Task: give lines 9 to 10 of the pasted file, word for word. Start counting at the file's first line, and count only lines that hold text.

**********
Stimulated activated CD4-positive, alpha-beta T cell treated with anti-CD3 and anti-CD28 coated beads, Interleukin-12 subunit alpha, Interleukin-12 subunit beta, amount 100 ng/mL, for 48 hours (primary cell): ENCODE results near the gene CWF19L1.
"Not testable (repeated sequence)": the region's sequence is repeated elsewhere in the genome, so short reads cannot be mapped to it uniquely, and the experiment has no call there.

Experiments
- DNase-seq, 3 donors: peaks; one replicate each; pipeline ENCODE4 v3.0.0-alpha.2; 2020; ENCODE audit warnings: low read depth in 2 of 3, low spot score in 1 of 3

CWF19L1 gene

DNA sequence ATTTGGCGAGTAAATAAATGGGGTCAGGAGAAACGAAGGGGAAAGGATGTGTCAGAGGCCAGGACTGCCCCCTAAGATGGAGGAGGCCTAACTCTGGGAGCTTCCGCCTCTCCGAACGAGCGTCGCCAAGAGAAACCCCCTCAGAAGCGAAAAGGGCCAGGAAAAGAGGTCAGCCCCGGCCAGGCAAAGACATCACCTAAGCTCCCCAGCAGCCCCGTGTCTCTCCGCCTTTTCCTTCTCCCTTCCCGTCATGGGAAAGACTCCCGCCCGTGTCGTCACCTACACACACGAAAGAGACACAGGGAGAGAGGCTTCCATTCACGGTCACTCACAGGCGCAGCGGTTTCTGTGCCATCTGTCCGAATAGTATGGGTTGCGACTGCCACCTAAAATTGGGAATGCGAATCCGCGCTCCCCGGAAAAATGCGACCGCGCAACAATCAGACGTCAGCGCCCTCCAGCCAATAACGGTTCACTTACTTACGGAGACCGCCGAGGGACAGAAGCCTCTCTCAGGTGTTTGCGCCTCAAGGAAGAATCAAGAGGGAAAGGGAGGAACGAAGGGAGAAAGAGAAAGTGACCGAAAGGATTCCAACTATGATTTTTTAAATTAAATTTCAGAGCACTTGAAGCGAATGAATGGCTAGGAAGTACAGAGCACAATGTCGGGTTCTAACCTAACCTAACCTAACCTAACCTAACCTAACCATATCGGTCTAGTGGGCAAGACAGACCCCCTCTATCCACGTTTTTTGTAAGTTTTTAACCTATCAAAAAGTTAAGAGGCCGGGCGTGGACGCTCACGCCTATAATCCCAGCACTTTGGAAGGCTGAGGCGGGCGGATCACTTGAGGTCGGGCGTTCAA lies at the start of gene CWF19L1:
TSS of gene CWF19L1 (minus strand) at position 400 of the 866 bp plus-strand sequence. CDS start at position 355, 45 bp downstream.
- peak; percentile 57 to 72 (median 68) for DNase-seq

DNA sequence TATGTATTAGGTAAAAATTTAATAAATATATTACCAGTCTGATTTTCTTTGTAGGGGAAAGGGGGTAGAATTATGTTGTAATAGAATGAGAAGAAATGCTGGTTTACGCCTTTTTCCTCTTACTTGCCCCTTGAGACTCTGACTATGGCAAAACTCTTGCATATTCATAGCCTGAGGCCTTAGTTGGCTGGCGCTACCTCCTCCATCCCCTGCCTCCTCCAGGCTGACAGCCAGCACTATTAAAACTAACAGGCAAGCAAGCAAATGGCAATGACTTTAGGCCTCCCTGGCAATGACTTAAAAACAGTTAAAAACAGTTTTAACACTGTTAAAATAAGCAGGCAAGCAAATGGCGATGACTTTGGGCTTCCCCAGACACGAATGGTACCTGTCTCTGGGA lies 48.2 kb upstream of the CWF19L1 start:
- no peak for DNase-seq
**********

DNA sequence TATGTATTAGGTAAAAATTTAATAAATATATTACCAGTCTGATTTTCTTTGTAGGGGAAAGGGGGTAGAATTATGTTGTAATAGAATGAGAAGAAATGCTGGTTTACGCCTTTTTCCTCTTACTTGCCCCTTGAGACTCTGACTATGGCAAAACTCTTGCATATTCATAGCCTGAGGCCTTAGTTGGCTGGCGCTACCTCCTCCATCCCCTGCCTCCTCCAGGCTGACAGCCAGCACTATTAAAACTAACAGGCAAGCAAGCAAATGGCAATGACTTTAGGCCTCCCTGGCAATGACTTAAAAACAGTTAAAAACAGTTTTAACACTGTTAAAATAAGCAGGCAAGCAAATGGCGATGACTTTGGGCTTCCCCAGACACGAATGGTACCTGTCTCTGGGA lies 48.2 kb upstream of the CWF19L1 start:
- no peak for DNase-seq